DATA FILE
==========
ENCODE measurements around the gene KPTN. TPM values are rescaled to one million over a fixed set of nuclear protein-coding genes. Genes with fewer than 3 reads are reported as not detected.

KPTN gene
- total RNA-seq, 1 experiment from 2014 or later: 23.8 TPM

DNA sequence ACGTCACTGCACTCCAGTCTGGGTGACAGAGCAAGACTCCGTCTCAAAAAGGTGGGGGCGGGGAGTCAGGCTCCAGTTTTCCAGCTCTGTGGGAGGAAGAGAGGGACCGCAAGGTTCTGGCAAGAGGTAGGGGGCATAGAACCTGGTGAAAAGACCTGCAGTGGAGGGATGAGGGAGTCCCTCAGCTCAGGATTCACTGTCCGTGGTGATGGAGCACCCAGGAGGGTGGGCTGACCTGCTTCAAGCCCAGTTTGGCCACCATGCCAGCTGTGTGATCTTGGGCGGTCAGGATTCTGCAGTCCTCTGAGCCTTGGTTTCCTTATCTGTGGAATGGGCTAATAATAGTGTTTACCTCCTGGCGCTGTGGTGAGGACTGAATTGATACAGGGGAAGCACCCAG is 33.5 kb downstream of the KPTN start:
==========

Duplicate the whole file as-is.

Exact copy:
ENCODE measurements around the gene KPTN. TPM values are rescaled to one million over a fixed set of nuclear protein-coding genes. Genes with fewer than 3 reads are reported as not detected.

KPTN gene
- total RNA-seq, 1 experiment from 2014 or later: 23.8 TPM

DNA sequence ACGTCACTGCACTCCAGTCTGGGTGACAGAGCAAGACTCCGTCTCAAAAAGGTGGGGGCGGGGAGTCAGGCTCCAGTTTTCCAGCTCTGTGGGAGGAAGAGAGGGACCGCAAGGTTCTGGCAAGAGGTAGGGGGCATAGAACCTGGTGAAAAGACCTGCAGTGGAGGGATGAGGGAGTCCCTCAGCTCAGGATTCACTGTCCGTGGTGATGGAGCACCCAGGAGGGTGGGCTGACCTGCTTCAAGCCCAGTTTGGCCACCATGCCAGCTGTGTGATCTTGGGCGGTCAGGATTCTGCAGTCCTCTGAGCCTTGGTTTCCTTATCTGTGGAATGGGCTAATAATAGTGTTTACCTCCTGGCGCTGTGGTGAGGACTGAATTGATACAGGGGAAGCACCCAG is 33.5 kb downstream of the KPTN start: